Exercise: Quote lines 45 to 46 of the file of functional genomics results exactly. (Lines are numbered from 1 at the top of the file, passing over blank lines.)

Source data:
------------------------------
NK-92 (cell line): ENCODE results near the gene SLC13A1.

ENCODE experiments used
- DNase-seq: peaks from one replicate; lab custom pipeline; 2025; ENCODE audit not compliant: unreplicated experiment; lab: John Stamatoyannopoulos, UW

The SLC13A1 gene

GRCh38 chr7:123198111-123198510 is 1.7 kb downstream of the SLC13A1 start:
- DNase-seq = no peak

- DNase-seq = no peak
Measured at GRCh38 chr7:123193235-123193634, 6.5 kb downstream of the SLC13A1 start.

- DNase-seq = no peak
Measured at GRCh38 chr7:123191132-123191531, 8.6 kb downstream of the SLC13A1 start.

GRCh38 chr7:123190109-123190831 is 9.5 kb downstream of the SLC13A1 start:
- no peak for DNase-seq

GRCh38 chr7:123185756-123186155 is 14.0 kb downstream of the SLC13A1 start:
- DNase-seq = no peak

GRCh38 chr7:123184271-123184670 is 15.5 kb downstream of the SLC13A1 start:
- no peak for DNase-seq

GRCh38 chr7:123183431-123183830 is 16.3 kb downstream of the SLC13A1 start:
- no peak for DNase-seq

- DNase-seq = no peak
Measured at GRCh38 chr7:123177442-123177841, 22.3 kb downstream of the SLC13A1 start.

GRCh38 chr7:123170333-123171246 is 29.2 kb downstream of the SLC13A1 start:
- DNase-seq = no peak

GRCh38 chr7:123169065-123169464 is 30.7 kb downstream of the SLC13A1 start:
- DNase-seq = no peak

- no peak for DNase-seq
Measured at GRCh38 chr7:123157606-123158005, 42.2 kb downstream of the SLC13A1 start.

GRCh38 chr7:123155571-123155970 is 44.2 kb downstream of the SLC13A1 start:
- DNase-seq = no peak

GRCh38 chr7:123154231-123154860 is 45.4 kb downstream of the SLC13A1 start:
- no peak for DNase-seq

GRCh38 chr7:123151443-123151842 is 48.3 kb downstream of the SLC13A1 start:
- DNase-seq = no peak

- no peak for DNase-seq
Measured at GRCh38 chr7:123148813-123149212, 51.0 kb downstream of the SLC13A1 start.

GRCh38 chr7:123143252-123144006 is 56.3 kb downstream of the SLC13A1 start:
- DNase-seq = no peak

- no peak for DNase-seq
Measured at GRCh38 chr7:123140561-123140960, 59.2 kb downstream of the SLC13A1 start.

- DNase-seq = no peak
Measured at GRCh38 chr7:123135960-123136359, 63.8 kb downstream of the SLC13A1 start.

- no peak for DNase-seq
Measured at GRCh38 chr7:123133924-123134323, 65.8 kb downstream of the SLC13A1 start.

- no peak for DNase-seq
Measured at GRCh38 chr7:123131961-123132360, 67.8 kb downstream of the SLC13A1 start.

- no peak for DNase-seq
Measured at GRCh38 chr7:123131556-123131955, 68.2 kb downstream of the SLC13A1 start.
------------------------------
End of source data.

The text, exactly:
- no peak for DNase-seq
Measured at GRCh38 chr7:123131556-123131955, 68.2 kb downstream of the SLC13A1 start.